Disclaimer: I am not a medical or psychiatric professional, so take my advice or words for what they are worth.
I think my first bouts of depression were when I moved away from home after graduating high school. I moved a few hours away from my parents.
I was living in a new town, with no friends, and no job. I should have tried to lock down a job before moving possibly, but figured I would be able to find a job fairly quickly and could live off of my savings until I could. I didn’t feel anything too serious, I still felt hope, and excited for what my future held.
Fast forward one year.
I had gotten married to my best friend and was extremely happy. We found out we were pregnant a month and a half after we were married. I was beyond excited! At about 5 weeks pregnant, I started feeling really sick. From that point until about 16 weeks, I couldn’t hardly do anything without throwing up.
I was 18 years old, lying on a couch or a bed for 11 weeks straight throwing up and hoping to keep enough nutrients down for my precious baby growing inside of me.
I feel I have been very blessed through my life. I have a wonderful, supportive, kind husband. I am so blessed to have knowledge of my merciful Heavenly Father, and my Savior Jesus Christ. I have great family that love me, and who are some of my best friends.
Regardless of all of my blessings, which I can always recognize, I have a tendency to feel depressed and feel some anxiety. This is something that I have come to learn about myself.
I’ve learned some things I need to do to combat my low times.
In high school, I had some times where I felt down, and didn’t know the reason for feeling that way. I think that is normal for most people.
Once I moved away from home, and started dating my husband, I got a Facebook account. It was my first exposure to social media. I started getting into Facebook at that point.
I truly felt it had a negative effect on me, as I am lying on my couch day after day feeling so sick, it’s almost beyond the description of words. I would look at all of my 18-20-year-old friends having fun. In the best shape, and living care-free lives from my perspective. Theodore Roosevelt said,
I know this is true for myself. After having my first baby, we decided to get rid of our Facebook account after feeling like it would be best for our progression in life. I think it was at that time in my life I really felt the effects from comparing myself daily to others on Facebook. Again, I am speaking for myself. I know there is much good, and positive on social media.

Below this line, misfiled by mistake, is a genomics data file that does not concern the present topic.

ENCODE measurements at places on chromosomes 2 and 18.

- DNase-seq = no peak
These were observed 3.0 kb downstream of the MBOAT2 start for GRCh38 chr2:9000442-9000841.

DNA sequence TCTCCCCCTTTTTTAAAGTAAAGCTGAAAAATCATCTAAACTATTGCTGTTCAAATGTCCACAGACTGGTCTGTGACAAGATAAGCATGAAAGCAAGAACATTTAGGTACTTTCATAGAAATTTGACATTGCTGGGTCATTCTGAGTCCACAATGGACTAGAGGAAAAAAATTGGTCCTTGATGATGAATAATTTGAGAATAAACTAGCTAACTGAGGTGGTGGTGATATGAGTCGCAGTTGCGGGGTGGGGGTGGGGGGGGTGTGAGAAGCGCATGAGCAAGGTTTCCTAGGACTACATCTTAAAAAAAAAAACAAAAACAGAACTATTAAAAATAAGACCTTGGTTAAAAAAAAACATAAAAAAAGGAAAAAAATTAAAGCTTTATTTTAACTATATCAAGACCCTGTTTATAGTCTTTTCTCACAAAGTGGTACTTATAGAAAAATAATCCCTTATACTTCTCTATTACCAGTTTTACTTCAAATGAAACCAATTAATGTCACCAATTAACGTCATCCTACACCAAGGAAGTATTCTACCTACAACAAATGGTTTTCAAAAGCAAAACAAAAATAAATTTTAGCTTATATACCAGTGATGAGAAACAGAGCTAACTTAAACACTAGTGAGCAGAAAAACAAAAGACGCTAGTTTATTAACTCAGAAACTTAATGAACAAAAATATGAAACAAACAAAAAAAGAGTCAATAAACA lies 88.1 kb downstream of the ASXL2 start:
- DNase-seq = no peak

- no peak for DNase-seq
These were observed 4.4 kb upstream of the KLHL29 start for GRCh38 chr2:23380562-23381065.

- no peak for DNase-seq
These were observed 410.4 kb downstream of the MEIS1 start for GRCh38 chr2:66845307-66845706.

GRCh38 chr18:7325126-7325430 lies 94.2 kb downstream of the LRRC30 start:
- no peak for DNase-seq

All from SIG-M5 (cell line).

For our family the negative outweighed the positive. As women we tend to compare ourselves naturally anyway, and it’s hard to compare ‘the best’ of people on social media as we compare it to our ‘worst’.
I need something to look forward to.
Another trigger for me is when I don’t have something that I am excited about. I am drawn to having fun, and being spontaneous. It can sometimes be hard for me to do the same thing day after day, and not have anything “fun” to look forward to. For me it doesn’t have to be anything big, it can be something as simple as going out and getting ice cream on the weekend. This is something my husband is aware of, and he tries to always make sure that we have something fun to look forward to.
During that dark time in my pregnancy I always thought, as soon as I am not pregnant anymore I will go back to my old self. What I did not realize is that after you have a baby most things don’t go back to the same as before. I suffered from some post-partum depression.
12 weeks to a simpler you.
At about 8 months post-partum I changed a few things in my life that really turned things around for me. As a result, things slowly became lighter for me. I felt the weight of depression lift from me. At about that time I heard this talk given in general conference. (Which you can learn more about here: http://www.mormonnewsroom.org/article/what-is-general-conference)
It was a life changing experience for me. It was almost the awakening moment for me. I finally realized what I had been going through was depression, and it was okay. It wasn’t because I wasn’t strong enough, capable enough, smart enough. I had been feeling GUILTY for feeling depressed. Talk about a downhill spiral…. It was okay for me to struggle with mental sickness, as much as it is okay to struggle with physical sickness. It was okay for me to talk about it, and not have to put on the front that everything was okay because I needed to suck it up and just be tough.
If you struggle with Depression, Anxiety, or some other mental illness. You are enough, you are strong, smart, capable. Your weakness does not define you. You are a child of God. With divine inheritance. It is okay to ask for help for your problems, as much as it is okay to go to the doctor when you’re physically not feeling well.
“The latchstring hangs from the outside.”
If you’re interested in what I did to find my way out of the dark cloud of Depression. Sign up for access to, my 12 week plan to a simpler you, and you will receive the exact changes that I made in my life.